Also, contrary to the Company's contention, neither the last sentence of the Letter of Understanding appended to the Agreement, nor the settlement agreement of the 18 grievances in February of 1993 addresses the issue in this case. The sentence from the Letter of Understanding relied on by the Company states, "The Company shall continue to assign overtime consistent with past practice." The Letter of Understanding for the most part sets forth shift schedules and how vacancies on shifts will be filled. The assignment of overtime relates to who will be working the overtime and how that is to be determined. That is a separate issue from how overtime is to be computed and paid. As to the settlement agreement, it specifically addresses payment for hours worked on the seventh day of an employe's work week and also states that "The parties agree that this document is not meant to change or modify any other right existing under the currently effective bargaining agreement between the parties." Hence, neither document, on its face, establishes agreement by the parties for the Company to continue its practice regarding the computation and payment of overtime during a calendar week in which a holiday falls.

While the Company's chagrin at the Union's grieving of its long-standing practice may be understandable, the clear language of Section 3.3 of the parties' Agreement must prevail. However, the Company's argument that, given the Union's failure to challenge the practice over the years, any relief ordered should be prospective in nature, has merit in this case. Contrary to the Union's assertions, its acquiescence may be inferred from its failure to protest the Company's practice over the years; a practice that spanned the negotiations of at least three agreements that contained the existing language of Section 3.3. The undersigned agrees with those arbitrators that have held that where a party sits on its rights, leading the other party to believe that its actions are concurred in, the former is precluded from enforcing its rights without first putting the latter party on notice of its intent to do so. (3) In this case, there is nothing in the evidence to indicate that the Union disclosed any intent to enforce the rights under Section 3.3., contrary to the Company's practice, until it filed the instant grievance subsequent to July 4, 1993. While the filing, and subsequent processing of the grievance to arbitration is sufficient notice of the Union's intent in that regard, it is so only with regard to future violations.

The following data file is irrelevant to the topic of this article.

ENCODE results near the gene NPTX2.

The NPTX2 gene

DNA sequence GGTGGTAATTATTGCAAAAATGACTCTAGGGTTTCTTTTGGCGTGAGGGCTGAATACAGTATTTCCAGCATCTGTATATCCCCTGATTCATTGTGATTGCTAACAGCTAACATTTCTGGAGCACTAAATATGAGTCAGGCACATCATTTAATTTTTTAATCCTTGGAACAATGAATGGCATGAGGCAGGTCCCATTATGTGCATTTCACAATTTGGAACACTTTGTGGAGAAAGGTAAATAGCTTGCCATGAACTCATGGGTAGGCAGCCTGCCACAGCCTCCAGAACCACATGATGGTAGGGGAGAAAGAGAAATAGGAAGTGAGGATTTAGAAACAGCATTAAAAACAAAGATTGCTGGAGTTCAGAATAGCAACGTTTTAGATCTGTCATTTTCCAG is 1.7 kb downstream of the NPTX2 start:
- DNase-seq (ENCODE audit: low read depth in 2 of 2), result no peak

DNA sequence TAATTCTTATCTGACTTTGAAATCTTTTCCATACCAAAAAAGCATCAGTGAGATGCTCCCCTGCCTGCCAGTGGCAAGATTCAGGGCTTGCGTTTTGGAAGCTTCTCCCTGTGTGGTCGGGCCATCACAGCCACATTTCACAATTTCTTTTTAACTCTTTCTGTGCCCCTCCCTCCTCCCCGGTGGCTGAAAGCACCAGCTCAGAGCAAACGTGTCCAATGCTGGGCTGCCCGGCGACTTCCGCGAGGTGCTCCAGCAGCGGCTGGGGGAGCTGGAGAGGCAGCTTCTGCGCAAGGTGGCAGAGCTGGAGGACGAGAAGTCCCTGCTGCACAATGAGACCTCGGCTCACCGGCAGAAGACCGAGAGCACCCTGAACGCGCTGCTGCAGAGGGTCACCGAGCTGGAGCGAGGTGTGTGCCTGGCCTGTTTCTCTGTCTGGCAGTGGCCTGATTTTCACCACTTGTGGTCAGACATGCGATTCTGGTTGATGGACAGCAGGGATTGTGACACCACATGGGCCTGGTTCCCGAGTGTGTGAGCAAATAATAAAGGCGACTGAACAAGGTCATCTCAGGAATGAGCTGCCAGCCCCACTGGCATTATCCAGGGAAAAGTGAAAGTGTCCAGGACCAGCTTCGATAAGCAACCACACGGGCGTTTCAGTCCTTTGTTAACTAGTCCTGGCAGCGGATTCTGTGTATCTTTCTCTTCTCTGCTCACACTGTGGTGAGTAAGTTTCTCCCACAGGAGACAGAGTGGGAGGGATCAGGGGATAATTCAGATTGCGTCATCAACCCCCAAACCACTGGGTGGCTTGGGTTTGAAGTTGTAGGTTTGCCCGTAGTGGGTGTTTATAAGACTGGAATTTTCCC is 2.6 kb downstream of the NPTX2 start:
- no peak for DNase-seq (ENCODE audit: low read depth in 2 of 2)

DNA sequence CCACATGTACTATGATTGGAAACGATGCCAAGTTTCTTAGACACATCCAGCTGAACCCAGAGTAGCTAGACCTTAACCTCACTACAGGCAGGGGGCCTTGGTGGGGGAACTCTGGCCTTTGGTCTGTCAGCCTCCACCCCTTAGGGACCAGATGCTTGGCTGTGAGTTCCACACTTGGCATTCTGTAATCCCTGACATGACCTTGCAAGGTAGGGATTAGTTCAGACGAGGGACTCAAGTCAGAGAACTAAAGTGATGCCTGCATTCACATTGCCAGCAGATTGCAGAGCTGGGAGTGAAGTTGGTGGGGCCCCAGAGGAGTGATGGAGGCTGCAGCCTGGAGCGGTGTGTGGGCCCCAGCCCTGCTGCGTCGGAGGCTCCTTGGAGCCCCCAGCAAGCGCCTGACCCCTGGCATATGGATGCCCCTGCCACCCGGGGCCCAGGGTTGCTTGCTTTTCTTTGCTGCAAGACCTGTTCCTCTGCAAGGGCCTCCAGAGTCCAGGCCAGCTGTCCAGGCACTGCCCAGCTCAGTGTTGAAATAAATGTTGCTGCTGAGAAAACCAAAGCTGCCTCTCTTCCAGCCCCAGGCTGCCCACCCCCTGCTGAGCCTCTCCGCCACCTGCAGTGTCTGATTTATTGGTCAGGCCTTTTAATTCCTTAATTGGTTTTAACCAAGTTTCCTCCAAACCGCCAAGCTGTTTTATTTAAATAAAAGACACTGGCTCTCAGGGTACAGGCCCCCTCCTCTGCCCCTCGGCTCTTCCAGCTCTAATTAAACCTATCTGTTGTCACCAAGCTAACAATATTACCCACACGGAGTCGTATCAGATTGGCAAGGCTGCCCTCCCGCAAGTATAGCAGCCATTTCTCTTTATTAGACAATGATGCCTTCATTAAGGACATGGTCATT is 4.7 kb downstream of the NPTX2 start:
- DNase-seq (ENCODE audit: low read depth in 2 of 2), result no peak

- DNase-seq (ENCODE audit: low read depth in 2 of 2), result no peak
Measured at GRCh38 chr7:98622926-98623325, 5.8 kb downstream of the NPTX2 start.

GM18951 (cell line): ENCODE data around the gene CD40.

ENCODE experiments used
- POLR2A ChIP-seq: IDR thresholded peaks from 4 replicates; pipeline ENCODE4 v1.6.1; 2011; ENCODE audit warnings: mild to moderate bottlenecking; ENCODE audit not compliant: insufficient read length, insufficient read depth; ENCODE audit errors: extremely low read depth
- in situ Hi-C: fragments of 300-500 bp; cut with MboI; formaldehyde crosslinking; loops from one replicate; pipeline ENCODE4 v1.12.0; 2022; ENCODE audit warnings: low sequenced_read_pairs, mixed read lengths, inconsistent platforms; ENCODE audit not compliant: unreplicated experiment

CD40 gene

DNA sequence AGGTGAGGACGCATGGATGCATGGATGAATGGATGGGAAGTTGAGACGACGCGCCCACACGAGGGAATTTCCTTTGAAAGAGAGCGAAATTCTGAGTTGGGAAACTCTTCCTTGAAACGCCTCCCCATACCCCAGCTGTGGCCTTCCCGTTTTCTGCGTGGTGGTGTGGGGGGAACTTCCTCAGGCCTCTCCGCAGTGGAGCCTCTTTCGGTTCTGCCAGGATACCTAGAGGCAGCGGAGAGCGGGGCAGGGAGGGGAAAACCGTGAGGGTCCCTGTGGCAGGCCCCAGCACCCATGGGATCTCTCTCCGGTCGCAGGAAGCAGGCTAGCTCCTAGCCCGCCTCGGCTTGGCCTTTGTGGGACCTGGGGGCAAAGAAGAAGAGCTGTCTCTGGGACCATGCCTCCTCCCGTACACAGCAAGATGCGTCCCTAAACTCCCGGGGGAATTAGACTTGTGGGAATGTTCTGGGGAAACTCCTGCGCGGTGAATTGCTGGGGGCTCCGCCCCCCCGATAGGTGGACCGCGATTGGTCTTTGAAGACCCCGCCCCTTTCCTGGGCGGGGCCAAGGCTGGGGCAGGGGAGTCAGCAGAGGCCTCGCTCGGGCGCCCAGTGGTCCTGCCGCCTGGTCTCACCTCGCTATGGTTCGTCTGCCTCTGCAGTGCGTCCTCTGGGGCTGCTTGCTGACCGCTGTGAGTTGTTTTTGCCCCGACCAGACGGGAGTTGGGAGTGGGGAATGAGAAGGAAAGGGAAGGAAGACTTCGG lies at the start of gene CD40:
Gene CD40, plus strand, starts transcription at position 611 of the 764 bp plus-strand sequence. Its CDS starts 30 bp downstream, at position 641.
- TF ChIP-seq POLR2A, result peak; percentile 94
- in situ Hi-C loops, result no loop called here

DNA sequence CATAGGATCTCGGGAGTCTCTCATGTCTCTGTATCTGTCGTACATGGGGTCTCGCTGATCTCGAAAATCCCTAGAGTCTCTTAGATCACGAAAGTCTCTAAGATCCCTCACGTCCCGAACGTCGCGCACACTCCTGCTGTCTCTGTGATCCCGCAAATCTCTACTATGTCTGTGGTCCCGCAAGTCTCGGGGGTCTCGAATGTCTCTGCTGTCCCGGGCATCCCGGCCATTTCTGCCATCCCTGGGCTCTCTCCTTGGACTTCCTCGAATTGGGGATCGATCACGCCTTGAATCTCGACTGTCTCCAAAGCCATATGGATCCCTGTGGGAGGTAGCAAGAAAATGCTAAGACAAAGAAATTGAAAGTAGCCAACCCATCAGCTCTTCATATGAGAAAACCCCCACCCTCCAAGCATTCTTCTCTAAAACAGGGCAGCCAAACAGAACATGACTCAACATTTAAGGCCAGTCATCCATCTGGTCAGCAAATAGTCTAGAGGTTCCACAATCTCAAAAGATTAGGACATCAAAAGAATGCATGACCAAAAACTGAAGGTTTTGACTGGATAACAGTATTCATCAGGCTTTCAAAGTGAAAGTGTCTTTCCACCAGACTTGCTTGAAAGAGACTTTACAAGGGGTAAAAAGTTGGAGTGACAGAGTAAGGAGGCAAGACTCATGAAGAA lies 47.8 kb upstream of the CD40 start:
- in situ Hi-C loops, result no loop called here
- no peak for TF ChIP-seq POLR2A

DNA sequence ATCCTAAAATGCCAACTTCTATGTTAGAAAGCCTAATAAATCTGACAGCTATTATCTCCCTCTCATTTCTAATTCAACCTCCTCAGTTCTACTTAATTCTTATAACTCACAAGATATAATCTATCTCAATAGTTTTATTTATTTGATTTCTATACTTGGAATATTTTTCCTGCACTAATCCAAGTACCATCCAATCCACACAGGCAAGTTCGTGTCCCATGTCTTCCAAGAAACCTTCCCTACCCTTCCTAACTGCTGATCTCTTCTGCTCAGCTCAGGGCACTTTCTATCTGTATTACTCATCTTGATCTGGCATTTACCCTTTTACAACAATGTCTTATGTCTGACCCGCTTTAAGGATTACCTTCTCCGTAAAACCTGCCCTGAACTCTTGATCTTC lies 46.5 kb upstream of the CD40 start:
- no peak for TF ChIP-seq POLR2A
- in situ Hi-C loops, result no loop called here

Therefore, it is concluded that to the extent the Company failed to pay employes who worked on July 4, 1993 overtime at the rate of time and one-half for all hours worked in excess of 32 hours in the calendar week containing July 4, 1993, excluding from the computation those hours worked on the holiday itself (for which the employe is paid double time), the Company violated Section 3.3 of the Agreement. The remedy in this case is limited to such a finding of a violation and a finding that this grievance constitutes sufficient notice to the Company of the Union's intent to enforce Section 3.3 of the parties' Agreement.

Based upon the foregoing, the evidence, and the arguments of the parties, the undersigned makes and issues the following

AWARD

The grievance is sustained. As set forth above, the Company is deemed to be on notice of the Union's intent to enforce the rights contained in Section 3.3 Overtime During Holiday Weeks, of the parties' Agreement. There is no retroactive relief granted. (4)

Dated at Madison, Wisconsin this 30th day of June, 1994.

By David E. Shaw /s/

David E. Shaw, Arbitrator

1. The Union cites Black's Law Dictionary, (5th Ed. 1979), defining calendar week as a block of seven days registered on the calendar beginning with Sunday and ending with Saturday.

2. The term "calendar week" is clear and not subject to interpretation. Given its plain meaning it refers to a week as set forth on a calendar, i.e., seven consecutive days, Sunday through Saturday.

3. See, e.g., Del Monte Corporation, 86 LA 134 (Arbitrator Davison, 1985). See also, How Arbitration Works, supra, discussion at pp. 399-400.

4. It is noted that the instant matter concerns the July 4, 1993, holiday and that it is the only dispute submitted in this arbitration.